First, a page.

What is the best diet for SIBO? There is none, but there are a few key strategies to help you find the best diet for you and the needs of your gut. Let’s discuss how you can quickly find the best diet for optimal gut and overall health.
Dr. R’s Fast Facts Summary
The best diet for someone with SIBO is the diet on which they are feeling the best!
A diet that allows you to have and maintain a healthy environment in your gut (will be different from person to person)
First you want to find a diet that works for you (see diagram) and try it for 2-3 weeks
When you find a diet that works best for you, ride that wave for 6-10 weeks
Once you plateau, stay there for a few weeks, then start to bring in foods you previously cut out
Dr. Michael Ruscio, DC: Hey, everyone. This is Dr. Ruscio. Let’s discuss what is the best diet for SIBO or for small intestinal bacterial overgrowth. If you haven’t heard of small intestinal bacterial overgrowth, it may be an overgrowth of bacteria that underlies a proportion of irritable bowel syndrome or IBS.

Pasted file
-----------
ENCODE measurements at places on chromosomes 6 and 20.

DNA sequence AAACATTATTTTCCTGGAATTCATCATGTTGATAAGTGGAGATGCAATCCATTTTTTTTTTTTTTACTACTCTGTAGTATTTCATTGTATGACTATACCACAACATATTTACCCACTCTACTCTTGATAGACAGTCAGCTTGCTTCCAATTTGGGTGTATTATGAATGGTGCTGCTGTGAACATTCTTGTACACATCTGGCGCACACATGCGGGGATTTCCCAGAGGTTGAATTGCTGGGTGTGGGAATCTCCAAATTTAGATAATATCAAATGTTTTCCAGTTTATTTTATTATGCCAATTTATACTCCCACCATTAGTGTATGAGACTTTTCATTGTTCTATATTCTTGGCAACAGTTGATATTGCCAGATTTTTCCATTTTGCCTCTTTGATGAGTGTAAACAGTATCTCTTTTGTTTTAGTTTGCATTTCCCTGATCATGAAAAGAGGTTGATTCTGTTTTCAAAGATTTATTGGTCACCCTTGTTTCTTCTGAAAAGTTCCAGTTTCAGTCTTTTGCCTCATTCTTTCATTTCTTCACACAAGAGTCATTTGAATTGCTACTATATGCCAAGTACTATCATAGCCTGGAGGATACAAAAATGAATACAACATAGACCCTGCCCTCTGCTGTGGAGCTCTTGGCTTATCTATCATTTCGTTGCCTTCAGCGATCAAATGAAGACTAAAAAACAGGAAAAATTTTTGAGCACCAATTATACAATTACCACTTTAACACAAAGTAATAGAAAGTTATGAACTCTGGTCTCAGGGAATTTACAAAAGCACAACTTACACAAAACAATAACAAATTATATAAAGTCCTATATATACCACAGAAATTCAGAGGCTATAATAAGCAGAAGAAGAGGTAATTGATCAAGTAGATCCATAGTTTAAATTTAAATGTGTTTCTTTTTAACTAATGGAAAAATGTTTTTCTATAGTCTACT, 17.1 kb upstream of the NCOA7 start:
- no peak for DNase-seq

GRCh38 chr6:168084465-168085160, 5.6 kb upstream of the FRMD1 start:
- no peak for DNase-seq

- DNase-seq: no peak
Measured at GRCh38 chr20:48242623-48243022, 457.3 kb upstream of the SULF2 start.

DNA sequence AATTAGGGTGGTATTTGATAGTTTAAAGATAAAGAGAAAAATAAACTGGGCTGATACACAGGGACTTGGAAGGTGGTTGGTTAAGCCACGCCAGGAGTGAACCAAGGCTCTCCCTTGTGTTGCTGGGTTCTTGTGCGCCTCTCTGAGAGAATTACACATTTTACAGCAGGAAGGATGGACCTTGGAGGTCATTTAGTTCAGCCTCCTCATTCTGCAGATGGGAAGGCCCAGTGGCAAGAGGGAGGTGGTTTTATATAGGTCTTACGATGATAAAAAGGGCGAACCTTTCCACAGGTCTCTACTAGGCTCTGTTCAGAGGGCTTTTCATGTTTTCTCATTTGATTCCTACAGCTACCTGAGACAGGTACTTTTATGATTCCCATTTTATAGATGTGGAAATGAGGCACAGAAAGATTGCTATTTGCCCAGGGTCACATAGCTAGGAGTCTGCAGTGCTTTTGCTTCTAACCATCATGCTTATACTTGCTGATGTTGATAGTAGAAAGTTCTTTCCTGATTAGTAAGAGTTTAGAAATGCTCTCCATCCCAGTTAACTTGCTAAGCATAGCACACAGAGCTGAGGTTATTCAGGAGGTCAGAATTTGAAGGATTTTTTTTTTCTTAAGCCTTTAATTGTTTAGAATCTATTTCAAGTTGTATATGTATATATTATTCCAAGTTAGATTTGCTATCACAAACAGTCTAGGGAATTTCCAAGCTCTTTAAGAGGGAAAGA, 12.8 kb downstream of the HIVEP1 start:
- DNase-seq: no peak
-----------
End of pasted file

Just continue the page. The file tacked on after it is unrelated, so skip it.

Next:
So, in truth, we could ask the question and answer the question of, “What is the best diet for SIBO?” and/or, “What is the best diet for IBS?” because there’s a lot of overlap in between the two. And, in short, there is no best diet for SIBO or for IBS. And I would encourage you simply to eat the diet that you feel best on for that condition. Now, I know that’s not very helpful. I’m going to give you some very specific guidelines in a moment. But one thing I’d like to start off with pointing out or advising you on is not trying to pick a diet based upon the diagnosis or based upon the lab finding because in my experience, that oftentimes distracts you.